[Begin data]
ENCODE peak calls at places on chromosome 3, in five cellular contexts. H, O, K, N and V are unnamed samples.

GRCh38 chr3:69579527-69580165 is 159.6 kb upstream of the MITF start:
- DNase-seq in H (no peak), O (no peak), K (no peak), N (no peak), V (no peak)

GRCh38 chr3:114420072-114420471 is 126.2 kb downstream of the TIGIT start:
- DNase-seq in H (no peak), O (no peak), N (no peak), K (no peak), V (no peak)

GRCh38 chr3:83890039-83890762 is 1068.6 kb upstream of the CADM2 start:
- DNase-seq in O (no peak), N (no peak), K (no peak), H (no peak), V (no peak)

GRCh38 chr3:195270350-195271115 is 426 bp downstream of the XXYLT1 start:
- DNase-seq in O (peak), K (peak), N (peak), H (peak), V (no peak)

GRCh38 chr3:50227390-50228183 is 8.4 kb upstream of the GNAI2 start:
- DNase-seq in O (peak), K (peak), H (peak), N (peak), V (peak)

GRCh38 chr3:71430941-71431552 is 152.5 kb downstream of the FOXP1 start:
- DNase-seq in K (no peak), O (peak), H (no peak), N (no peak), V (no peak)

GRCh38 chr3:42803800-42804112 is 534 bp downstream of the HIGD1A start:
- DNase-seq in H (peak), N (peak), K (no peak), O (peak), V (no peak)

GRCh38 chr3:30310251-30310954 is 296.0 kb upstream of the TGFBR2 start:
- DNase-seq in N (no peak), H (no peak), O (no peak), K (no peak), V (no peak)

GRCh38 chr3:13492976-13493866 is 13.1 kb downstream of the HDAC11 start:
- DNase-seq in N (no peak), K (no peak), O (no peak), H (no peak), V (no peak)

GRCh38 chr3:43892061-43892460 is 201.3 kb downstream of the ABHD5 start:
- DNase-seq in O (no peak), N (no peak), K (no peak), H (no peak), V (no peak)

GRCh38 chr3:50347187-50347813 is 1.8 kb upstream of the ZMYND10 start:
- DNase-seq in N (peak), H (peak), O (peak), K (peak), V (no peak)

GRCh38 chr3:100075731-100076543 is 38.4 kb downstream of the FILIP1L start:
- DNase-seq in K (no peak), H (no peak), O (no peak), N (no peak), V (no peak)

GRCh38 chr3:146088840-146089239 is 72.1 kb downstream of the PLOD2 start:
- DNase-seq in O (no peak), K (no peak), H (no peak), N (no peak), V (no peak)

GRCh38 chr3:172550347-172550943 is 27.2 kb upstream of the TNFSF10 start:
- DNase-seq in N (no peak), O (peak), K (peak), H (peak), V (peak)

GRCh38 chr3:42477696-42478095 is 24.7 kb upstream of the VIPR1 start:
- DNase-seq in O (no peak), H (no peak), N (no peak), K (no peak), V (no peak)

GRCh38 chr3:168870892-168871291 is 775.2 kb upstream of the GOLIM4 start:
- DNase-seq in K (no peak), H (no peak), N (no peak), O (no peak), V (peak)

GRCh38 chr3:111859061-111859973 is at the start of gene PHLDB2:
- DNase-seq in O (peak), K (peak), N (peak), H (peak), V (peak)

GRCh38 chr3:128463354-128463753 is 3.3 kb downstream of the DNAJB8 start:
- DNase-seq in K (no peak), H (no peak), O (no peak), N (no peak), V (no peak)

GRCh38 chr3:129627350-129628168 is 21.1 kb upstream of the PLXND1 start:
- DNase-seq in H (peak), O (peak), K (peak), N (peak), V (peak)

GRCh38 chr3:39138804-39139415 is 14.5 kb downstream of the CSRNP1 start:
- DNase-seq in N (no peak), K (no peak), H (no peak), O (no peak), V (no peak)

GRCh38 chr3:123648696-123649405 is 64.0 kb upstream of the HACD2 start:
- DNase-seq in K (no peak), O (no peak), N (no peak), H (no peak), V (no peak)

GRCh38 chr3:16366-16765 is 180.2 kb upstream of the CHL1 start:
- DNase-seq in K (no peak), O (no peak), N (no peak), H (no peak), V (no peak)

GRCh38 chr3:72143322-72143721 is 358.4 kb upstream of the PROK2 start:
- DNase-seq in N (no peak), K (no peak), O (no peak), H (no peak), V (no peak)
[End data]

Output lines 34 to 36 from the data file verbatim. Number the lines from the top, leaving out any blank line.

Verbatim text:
GRCh38 chr3:111859061-111859973 is at the start of gene PHLDB2:
- DNase-seq in O (peak), K (peak), N (peak), H (peak), V (peak)

GRCh38 chr3:128463354-128463753 is 3.3 kb downstream of the DNAJB8 start: